Can't work on painting wildflowers without including poppies! Actually, I found it fairly challenging to match the orange (I was using pictures from online as reference photos). I also need to work on shading to get the form better. I love this learning process, though.... 🌸☀️✨❤️
In all my years of gardening, I have never had my garden respond this well this quickly ever before. This is the most diverse I have ever had a garden and it makes me so freaking happy to see them blooming and thriving despite it being hot as butt out here. California wildflowers are the best!! And they're also starting to attract more various types of pollinators which makes me extra happy :) now the bees have more food 😃🐝 Also excuse the shitty picture koalaty, these were taken with my phone x(
I was sitting by this sunflower for over a half hour trying to get a picture of the native bees that were visiting it. But they were fast little guys and my iPhone camera can only be so quick! 😒 After nothing but blurry, unfocused pictures I just gave up.
As I was standing up to leave I thought I would give it one last try and so I haphazardly took a picture without even looking at my camera and voila! 😍Somehow this beautiful shot was the result!! A nice reminder for me to let loose a little, some of the best things happen out of your control.🌻🐝
Sunflower pictured: Helianthus gracilentus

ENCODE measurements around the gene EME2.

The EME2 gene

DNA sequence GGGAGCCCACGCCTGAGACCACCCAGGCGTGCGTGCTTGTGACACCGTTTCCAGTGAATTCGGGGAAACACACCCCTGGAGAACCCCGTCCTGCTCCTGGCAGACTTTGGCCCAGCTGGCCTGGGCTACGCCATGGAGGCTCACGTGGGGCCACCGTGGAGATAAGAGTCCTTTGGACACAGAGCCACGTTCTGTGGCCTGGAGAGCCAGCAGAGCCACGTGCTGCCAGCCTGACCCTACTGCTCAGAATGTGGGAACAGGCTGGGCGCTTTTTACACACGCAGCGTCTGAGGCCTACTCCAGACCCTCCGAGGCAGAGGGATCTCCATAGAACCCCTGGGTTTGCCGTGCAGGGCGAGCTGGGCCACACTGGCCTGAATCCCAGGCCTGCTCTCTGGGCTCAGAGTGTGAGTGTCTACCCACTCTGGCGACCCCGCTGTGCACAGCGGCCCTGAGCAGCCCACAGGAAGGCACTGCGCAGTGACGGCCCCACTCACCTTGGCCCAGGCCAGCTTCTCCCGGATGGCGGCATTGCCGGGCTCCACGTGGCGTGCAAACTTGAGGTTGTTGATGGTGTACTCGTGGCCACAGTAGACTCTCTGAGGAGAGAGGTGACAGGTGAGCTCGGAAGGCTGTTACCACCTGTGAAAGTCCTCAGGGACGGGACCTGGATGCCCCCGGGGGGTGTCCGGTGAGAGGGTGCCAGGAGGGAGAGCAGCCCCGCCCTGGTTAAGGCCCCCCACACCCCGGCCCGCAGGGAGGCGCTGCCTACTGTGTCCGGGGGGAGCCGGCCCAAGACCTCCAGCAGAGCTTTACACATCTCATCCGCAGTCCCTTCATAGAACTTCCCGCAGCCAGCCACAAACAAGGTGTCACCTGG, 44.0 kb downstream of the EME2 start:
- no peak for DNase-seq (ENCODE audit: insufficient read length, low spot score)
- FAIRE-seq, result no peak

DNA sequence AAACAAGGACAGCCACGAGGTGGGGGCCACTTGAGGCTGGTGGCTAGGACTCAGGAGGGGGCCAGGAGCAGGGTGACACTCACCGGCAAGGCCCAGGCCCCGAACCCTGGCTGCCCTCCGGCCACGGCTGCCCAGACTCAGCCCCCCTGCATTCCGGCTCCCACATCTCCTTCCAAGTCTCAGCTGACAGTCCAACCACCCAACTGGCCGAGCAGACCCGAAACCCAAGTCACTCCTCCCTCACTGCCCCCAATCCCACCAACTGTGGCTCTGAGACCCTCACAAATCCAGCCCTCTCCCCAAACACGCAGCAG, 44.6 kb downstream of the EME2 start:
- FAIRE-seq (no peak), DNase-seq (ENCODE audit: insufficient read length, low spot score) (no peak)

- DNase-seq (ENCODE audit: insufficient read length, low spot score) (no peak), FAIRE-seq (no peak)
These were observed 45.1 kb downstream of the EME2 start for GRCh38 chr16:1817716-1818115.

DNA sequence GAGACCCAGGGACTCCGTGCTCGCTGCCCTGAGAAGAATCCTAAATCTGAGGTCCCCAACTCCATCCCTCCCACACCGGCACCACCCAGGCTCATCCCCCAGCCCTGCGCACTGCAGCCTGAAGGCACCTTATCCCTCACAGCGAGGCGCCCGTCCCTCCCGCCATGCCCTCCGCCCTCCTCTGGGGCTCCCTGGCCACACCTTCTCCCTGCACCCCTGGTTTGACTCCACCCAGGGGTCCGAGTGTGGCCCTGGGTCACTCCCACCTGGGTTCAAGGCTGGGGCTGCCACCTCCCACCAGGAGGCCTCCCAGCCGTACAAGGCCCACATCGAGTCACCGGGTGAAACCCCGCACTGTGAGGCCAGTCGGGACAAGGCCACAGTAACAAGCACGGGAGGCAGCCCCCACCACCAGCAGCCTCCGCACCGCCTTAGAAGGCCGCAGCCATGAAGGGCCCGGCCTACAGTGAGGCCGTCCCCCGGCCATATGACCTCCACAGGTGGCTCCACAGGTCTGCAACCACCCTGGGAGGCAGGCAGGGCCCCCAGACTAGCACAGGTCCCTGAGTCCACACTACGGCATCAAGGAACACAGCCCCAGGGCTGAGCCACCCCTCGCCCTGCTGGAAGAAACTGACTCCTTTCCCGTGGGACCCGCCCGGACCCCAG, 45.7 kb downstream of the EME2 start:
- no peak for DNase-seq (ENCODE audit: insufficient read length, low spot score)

Nasturtium leaves and flowers are just so sick.... and completely edible.
Trapaeolum majus has been naturalized in several states in the US and in Europe, likely as a garden escape, but is native to South America. It has long been used in Andean herbal medicine for its disinfectant, antibacterial and antimicrobial properties.
Garden nasturtium, or Indian Cress, has unique, distinguishable leaves that are nearly circular and shield-shaped, with white veining. The long stem of the leaf is attached to the center of the leaf rather than the base (peltate). The flowers are showy, with a long nectar spur, and can vary from yellow to orange to red, and the whole plant is edible.
Trapaeolum was named by the Swedish botanist, Carl Linnaeus. His 19 year old daughter Elizabeth, a budding botanist, noticed a flashing light coming from the flowers at dusk, and wrote a paper about it, which was then published by the Royal Swedish Academy of Sciences in 1762. At first thought to be caused by electricity or phosphorous, it is now understood to be an optical illusion, caused by the way our eyes perceive color as daylight fades.
The phenomenon is known as the Elizabeth Linnaeus Phenomenon.
British journalists published her discovery and Erasmus Darwin (Charles's grandfather) made many passionate mentions of it in poems in his book, The Botanic Garden.
Through Darwin's publishings, Elizabeth's findings ended up having a big influence on the pioneers of English Romanticism, Wordsworth and Coleridge, for whom botany was an obsession.